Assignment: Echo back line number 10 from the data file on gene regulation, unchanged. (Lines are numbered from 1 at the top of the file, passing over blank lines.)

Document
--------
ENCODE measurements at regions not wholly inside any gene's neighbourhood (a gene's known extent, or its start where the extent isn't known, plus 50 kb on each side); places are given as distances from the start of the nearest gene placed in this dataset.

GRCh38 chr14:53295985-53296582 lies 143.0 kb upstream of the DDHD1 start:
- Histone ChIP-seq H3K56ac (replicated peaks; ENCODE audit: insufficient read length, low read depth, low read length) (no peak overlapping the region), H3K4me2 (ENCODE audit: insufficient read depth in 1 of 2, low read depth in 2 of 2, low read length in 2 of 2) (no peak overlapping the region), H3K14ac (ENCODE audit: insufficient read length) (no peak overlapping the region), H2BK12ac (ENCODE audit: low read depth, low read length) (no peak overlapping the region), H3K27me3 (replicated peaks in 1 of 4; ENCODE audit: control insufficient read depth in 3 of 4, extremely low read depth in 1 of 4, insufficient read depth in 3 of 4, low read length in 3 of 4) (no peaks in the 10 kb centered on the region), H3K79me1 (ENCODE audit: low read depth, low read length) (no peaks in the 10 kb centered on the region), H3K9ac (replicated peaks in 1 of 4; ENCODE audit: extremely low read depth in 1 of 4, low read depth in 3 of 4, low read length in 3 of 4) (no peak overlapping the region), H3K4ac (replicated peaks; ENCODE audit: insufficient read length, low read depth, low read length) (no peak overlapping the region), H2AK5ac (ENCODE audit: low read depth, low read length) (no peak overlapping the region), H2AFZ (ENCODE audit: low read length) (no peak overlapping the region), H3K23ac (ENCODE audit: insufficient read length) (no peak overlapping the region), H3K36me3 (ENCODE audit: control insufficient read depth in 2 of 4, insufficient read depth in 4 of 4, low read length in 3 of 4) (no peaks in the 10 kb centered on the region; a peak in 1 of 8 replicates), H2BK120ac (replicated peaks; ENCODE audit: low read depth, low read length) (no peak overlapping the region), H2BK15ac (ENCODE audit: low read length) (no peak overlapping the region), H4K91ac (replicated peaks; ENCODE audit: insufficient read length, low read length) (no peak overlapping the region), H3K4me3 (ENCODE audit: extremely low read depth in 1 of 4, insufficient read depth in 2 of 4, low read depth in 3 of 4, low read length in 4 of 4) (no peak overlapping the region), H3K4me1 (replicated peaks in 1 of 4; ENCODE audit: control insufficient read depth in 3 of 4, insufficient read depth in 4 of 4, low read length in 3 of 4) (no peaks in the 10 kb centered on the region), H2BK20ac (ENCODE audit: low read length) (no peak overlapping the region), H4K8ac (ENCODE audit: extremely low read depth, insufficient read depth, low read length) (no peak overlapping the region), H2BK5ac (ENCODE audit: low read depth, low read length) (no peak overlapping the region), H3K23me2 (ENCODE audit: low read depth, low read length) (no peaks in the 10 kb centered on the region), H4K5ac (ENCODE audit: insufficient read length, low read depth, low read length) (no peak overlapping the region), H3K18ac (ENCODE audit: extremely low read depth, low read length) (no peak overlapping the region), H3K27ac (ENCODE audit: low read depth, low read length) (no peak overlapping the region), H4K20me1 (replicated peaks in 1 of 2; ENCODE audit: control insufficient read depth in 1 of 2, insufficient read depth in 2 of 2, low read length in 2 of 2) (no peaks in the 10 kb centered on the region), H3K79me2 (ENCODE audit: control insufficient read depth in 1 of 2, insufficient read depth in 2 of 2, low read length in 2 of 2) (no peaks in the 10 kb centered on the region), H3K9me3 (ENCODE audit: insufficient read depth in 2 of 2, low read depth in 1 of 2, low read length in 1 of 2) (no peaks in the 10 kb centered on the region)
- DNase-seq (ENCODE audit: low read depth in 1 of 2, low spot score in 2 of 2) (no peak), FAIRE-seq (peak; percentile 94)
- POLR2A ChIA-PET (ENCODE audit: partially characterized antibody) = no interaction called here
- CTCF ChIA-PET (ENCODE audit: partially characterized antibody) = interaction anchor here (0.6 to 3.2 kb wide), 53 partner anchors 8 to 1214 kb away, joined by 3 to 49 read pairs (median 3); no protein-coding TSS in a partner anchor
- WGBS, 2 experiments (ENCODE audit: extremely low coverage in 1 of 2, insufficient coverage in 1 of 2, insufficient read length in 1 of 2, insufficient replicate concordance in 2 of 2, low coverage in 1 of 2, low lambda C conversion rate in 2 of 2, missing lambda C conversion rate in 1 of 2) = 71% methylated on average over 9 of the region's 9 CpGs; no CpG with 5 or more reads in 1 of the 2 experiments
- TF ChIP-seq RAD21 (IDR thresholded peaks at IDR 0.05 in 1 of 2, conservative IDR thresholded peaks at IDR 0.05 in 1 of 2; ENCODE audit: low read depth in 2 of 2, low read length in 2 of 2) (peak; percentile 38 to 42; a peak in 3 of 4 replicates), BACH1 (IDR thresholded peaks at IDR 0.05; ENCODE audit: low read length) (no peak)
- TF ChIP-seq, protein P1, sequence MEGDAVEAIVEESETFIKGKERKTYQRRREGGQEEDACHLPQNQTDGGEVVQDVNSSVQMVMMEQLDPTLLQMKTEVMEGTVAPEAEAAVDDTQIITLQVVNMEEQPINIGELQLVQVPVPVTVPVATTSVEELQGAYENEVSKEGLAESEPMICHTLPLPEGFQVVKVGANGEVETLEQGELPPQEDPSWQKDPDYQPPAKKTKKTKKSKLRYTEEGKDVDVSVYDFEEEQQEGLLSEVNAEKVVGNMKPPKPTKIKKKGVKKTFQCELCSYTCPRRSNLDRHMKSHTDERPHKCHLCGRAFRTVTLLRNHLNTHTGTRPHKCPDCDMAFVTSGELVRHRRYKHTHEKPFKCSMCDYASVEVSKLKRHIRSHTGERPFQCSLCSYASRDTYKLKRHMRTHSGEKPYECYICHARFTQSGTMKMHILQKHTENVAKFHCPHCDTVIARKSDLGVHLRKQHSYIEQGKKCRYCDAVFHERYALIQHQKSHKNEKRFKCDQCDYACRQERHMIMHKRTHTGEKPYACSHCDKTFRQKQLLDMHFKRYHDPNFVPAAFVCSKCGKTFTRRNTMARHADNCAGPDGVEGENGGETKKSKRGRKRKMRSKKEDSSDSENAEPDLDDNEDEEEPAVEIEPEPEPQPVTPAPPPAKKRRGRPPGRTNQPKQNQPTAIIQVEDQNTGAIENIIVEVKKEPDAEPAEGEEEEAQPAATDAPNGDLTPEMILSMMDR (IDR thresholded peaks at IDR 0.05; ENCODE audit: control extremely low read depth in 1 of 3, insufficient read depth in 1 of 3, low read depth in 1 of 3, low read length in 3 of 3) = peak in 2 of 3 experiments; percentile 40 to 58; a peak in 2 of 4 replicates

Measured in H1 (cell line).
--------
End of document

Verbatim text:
Measured in H1 (cell line).